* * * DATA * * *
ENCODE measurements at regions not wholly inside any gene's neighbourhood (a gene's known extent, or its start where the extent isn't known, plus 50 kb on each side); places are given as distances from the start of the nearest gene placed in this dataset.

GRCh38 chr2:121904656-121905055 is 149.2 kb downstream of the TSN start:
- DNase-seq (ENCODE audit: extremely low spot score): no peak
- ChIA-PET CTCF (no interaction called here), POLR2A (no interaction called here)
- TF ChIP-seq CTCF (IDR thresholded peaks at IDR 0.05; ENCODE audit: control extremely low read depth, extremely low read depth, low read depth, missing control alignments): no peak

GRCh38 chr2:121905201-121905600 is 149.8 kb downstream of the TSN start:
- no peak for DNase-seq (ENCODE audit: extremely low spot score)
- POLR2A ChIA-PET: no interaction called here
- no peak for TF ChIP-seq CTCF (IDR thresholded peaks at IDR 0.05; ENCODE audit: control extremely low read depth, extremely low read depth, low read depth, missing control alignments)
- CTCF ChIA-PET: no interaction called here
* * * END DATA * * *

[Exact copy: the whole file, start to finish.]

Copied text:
ENCODE measurements at regions not wholly inside any gene's neighbourhood (a gene's known extent, or its start where the extent isn't known, plus 50 kb on each side); places are given as distances from the start of the nearest gene placed in this dataset.

GRCh38 chr2:121904656-121905055 is 149.2 kb downstream of the TSN start:
- DNase-seq (ENCODE audit: extremely low spot score): no peak
- ChIA-PET CTCF (no interaction called here), POLR2A (no interaction called here)
- TF ChIP-seq CTCF (IDR thresholded peaks at IDR 0.05; ENCODE audit: control extremely low read depth, extremely low read depth, low read depth, missing control alignments): no peak

GRCh38 chr2:121905201-121905600 is 149.8 kb downstream of the TSN start:
- no peak for DNase-seq (ENCODE audit: extremely low spot score)
- POLR2A ChIA-PET: no interaction called here
- no peak for TF ChIP-seq CTCF (IDR thresholded peaks at IDR 0.05; ENCODE audit: control extremely low read depth, extremely low read depth, low read depth, missing control alignments)
- CTCF ChIA-PET: no interaction called here